One of the world’s leading cross-asset, equities and currency derivatives trading venues, MCX-SX exchange, has amended its name as it aims to start fresh, under new the direction of new shareholders.
The firm reported that MCX-SX will change its name to the Metropolitan Exchange of India, after receiving approval from authorities, in an official notification the venue confirmed that: “MCX Stock Exchange (MCX-SX) has today received approval from the Registrar of Companies (ROC) for its new name Metropolitan Stock Exchange of India Ltd (MSXI).”
Saurabh Sarkar, pictured, MD & CEO, at MSXI commented in a statement, he said, “We are thankful to the ROC for granting us the approval and also thankful to the regulator, SEBI for initially approving the name for the Exchange. This event builds our confidence further to strive harder to take the Exchange to the next level”.
As the investigations unfolded, MCX-SX and the firm behind its technology, Financial Technologies India Limited, (FTIL) started seeing negative after effects. The dominant multi-asset exchange saw a reduction in its market share of key products such as its currency derivatives offering with rival, BSE, picking up the pieces despite being a late comer to the market place.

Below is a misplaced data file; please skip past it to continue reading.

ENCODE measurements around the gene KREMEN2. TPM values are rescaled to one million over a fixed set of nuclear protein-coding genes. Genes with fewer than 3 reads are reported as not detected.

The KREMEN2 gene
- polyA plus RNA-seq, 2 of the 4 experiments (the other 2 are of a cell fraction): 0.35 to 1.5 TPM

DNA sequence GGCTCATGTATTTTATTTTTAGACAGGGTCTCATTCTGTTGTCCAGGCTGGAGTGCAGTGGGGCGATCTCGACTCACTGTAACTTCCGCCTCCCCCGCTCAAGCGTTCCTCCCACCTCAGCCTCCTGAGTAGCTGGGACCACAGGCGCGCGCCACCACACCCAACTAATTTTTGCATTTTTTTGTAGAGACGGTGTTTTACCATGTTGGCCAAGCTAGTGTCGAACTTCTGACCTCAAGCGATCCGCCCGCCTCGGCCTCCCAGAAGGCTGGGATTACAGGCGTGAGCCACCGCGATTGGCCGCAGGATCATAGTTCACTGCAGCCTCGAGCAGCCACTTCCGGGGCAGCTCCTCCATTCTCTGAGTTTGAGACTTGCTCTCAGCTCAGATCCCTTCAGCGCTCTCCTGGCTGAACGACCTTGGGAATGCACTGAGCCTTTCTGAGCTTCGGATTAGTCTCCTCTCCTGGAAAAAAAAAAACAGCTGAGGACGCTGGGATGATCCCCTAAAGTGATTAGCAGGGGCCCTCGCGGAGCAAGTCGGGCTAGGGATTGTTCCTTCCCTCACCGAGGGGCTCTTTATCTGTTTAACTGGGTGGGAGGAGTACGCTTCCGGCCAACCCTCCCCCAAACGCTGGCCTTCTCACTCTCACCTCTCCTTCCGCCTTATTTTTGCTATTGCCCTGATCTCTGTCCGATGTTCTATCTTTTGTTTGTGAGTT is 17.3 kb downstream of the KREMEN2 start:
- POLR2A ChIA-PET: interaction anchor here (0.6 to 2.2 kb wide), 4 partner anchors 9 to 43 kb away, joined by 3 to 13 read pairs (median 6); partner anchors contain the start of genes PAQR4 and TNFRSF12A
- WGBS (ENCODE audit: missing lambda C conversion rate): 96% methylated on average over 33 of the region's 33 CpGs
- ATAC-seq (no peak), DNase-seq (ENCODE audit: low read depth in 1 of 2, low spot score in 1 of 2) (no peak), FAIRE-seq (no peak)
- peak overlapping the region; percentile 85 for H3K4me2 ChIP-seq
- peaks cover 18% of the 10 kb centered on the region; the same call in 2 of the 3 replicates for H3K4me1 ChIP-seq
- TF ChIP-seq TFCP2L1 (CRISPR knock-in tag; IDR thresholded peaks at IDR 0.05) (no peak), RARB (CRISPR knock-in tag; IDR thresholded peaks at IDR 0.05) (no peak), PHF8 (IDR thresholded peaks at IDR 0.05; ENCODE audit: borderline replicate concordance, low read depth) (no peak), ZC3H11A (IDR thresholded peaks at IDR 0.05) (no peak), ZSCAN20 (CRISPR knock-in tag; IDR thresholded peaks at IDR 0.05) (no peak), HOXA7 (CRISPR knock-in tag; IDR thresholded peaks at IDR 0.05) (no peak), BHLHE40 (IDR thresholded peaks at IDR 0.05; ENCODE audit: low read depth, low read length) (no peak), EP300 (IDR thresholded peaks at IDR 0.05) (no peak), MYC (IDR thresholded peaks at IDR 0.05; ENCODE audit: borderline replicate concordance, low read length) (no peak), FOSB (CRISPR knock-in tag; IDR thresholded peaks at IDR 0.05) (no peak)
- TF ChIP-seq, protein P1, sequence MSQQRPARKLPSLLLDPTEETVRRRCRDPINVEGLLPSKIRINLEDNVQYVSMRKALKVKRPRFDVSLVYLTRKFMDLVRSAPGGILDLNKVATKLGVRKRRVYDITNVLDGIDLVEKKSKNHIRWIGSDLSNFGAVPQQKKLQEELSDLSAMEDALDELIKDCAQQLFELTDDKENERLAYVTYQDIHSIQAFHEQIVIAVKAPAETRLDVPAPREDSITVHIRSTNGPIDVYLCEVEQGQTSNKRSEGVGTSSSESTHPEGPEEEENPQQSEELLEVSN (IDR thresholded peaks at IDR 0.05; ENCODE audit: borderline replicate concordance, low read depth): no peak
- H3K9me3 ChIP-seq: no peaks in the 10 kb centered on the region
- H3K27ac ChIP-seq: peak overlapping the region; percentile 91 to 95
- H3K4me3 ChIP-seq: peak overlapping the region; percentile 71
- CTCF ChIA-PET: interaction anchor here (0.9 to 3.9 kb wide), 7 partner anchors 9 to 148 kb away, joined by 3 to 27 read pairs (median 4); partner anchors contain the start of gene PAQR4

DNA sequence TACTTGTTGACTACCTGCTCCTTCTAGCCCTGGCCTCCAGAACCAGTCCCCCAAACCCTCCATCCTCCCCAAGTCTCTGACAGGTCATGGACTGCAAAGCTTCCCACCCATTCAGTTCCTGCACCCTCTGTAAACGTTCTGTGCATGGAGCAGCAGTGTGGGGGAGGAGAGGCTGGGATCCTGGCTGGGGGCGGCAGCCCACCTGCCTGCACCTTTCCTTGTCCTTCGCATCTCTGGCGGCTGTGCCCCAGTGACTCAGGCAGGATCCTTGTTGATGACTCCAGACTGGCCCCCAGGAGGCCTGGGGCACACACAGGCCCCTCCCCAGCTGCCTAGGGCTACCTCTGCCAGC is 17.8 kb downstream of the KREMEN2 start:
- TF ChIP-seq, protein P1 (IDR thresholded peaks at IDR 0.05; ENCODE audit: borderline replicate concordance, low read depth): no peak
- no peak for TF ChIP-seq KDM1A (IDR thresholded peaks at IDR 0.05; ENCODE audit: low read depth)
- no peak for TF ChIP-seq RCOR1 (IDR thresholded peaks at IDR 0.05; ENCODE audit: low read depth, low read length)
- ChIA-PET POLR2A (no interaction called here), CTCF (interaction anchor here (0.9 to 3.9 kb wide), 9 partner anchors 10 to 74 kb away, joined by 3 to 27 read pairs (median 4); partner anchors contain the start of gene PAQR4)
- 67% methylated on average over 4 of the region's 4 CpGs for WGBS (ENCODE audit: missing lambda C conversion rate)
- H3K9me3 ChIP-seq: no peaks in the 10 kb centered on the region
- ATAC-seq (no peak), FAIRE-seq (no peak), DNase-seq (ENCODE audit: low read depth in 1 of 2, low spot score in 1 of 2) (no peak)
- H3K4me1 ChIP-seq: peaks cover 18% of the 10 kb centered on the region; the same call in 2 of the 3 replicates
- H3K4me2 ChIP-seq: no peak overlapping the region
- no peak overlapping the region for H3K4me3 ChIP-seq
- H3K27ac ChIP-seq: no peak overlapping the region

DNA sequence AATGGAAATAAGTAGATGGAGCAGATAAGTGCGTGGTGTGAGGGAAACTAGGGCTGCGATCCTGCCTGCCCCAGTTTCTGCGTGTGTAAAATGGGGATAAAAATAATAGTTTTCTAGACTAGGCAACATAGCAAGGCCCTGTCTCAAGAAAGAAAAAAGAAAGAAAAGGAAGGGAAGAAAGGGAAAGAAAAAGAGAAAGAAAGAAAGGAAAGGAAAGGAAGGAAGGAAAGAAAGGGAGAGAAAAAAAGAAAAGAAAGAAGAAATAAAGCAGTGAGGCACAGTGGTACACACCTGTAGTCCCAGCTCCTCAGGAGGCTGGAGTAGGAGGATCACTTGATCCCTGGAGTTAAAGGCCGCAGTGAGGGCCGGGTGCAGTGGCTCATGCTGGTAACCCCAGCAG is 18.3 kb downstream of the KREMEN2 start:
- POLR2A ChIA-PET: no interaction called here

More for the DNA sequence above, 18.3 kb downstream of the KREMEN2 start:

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Record Low Share Price
FTIL saw its share price tumble hitting a low of Rs 102.50 in 2013 in the midst of the inquiry, a significant drop from its 5-year high of Rs 1652.
The MCX-SX clean-up project started with changes at the top, with the latest announcement being the last piece of the puzzle that disassociates the firm from the fraud.
MCX-SX and MCX are two independent firms that were both formerly promoted by FTIL, the venues specialise in separate asset classes, including, equities, commodities and FX.
At its peak, MCX’s commodity counterpart, was recognised as one of the world’s most liquid venues for commodity derivatives trading. In 2007, the firm reported that its average daily trading volumes was higher than many of its peers and reached $880 million, next to NYMEX and TOCOM.
The firm was also classified as the second most liquid venue in trading of silver futures. Although notional volumes were 10% of those reported by its competitors, the firm was the third and second largest in gold and silver in terms of the number of orders executed.
The new name for the exchange is a crucial development in its turnaround strategy to dissociate completely from its old identity and pave its way for further business building.
*The article has been updated since first publication.